La Musique D'Erich Zann
Inspired by a story written by H. P. Lovecraft, atmosphere starts this and violin enters slowly, weaving strands of disjointed playing. It carries on in this fashion, gaining intensity and volume as it does. Other instruments eventually join in. It eventually takes on a noisy swirling cacophonic texture rising up to stop abruptly. Then a frantic, but quiet scratching across the string takes it to end.

La Tete Du Corbaeu
This one comes in dramatic and symphonically heavy. It builds slowly and organically, and is quite an intriguing piece. This is rather dark at times, but still quite powerful. A quite burst of speed and power gives way to a slow "plucking" section that again very gradually builds. This building never sees fruition, though as the cut ends before it can go anywhere.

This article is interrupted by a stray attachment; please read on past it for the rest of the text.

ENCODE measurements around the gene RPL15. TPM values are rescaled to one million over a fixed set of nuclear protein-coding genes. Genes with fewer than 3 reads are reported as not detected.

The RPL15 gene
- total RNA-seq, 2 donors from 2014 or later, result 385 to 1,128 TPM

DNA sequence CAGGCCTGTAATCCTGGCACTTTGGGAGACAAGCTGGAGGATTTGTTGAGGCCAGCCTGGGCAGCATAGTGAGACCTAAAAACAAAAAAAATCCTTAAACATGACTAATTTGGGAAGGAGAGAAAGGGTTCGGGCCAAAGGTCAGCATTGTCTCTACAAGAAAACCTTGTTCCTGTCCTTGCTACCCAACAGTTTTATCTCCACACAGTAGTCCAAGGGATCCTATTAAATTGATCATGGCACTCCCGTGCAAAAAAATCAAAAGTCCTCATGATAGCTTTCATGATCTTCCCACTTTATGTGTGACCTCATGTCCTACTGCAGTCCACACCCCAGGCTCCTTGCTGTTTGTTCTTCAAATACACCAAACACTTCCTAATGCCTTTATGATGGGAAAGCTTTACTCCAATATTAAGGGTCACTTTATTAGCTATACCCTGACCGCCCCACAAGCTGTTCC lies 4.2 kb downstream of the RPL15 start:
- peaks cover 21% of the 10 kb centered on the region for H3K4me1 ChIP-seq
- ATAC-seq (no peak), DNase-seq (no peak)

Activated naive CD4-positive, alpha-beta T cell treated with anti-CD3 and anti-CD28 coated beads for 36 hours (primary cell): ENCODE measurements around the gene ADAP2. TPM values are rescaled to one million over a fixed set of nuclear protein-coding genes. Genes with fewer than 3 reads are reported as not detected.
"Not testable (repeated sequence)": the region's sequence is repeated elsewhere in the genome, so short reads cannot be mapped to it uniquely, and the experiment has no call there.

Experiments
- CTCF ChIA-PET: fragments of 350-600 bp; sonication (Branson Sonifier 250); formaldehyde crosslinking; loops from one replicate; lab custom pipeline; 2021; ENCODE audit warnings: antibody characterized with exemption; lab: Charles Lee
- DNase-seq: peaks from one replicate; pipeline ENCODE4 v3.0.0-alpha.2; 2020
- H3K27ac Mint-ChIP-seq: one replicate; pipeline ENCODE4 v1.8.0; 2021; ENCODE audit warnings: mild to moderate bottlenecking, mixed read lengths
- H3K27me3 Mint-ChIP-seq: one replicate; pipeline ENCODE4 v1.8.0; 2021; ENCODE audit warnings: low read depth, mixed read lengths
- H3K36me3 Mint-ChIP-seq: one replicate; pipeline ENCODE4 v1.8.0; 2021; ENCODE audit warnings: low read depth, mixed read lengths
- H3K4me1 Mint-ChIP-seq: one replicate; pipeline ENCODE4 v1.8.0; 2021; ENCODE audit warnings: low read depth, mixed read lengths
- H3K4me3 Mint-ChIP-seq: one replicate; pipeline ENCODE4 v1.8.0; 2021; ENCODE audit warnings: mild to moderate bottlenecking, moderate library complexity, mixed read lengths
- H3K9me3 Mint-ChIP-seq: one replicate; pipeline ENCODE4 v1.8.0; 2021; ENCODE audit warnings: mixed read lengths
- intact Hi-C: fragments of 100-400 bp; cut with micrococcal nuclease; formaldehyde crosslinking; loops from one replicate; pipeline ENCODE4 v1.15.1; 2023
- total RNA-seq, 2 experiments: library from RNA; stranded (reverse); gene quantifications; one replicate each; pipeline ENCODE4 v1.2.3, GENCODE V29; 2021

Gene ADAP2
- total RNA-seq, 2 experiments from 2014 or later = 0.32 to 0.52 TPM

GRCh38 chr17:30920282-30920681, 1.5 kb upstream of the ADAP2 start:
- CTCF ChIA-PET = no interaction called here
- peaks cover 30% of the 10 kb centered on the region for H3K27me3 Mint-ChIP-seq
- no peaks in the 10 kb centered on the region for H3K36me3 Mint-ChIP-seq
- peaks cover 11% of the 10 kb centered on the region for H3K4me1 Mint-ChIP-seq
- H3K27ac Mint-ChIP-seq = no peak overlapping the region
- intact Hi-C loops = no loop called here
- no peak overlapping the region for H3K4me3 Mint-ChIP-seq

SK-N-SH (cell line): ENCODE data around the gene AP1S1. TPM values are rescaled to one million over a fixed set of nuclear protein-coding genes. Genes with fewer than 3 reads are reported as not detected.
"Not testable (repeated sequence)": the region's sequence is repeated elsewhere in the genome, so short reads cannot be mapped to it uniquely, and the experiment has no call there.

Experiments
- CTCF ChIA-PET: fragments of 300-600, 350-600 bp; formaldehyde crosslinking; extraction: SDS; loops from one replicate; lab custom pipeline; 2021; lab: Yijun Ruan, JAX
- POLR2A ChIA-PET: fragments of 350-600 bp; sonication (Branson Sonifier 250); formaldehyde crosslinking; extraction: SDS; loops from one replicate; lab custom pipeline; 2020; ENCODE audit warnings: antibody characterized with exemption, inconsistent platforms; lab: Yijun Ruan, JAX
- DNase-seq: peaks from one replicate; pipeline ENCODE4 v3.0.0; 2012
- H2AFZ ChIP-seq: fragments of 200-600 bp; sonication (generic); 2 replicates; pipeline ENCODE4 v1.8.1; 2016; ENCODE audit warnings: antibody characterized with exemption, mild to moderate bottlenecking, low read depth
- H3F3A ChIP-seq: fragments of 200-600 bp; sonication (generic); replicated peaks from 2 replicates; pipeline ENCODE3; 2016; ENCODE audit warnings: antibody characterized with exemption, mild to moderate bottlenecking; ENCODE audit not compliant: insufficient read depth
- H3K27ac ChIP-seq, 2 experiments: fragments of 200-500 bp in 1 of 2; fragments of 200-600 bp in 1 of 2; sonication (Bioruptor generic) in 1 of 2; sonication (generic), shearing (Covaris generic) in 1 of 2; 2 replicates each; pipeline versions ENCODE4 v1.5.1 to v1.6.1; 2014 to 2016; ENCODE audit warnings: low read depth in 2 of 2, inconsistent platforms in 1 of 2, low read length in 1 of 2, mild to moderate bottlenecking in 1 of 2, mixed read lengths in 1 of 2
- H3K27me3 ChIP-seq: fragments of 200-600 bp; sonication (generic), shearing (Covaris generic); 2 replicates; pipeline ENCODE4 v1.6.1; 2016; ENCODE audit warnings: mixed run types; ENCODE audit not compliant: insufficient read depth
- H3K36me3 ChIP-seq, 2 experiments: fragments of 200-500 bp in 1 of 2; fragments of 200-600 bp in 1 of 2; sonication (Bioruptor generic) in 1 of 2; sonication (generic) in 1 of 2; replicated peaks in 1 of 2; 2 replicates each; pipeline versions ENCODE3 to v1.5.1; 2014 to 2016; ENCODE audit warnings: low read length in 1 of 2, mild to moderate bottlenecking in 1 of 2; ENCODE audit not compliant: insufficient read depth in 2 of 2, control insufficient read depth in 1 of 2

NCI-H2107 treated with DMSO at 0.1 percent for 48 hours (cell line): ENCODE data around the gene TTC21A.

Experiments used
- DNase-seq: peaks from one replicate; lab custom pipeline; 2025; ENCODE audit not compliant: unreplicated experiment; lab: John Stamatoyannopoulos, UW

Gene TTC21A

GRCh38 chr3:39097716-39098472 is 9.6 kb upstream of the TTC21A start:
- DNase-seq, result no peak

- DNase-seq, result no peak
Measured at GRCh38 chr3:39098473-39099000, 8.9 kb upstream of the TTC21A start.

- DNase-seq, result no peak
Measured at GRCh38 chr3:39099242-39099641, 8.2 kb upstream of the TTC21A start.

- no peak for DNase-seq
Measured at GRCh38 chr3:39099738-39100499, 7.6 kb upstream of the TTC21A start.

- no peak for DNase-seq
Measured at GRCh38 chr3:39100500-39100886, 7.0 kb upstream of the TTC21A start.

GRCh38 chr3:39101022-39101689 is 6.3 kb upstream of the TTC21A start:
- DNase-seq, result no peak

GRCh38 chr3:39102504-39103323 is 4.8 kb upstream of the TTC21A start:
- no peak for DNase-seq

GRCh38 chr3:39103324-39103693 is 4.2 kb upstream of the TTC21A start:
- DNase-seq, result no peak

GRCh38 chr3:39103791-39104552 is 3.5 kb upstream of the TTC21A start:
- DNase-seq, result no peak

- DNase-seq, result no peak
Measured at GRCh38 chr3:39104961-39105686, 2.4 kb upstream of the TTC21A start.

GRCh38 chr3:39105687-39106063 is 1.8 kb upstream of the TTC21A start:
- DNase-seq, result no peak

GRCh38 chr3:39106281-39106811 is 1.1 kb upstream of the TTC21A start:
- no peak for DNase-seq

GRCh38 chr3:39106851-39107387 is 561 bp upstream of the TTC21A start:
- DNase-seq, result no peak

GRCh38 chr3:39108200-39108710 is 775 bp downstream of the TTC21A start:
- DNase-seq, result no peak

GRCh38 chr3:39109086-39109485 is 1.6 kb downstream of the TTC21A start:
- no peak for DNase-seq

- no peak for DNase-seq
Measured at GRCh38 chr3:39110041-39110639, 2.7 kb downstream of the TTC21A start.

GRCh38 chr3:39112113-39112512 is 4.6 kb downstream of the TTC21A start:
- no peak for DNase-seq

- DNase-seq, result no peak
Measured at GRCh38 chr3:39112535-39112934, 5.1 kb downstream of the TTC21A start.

Triomphe Des Mouches
The opening section of this again calls to mind horror film soundtrack music. The group gradually build and expand this into a twisted pastiche of cacophony until a false ending gives way to a new "clock ticking" timed segment. This is quite dramatic, and while strange, less dissonant. This grows gradually building on the base by expanding and intensifying it. It gets more dissonant as it carries on. This has a nervous intensity and psychotic feel to it. It goes to double time later, intensifying the nervousness.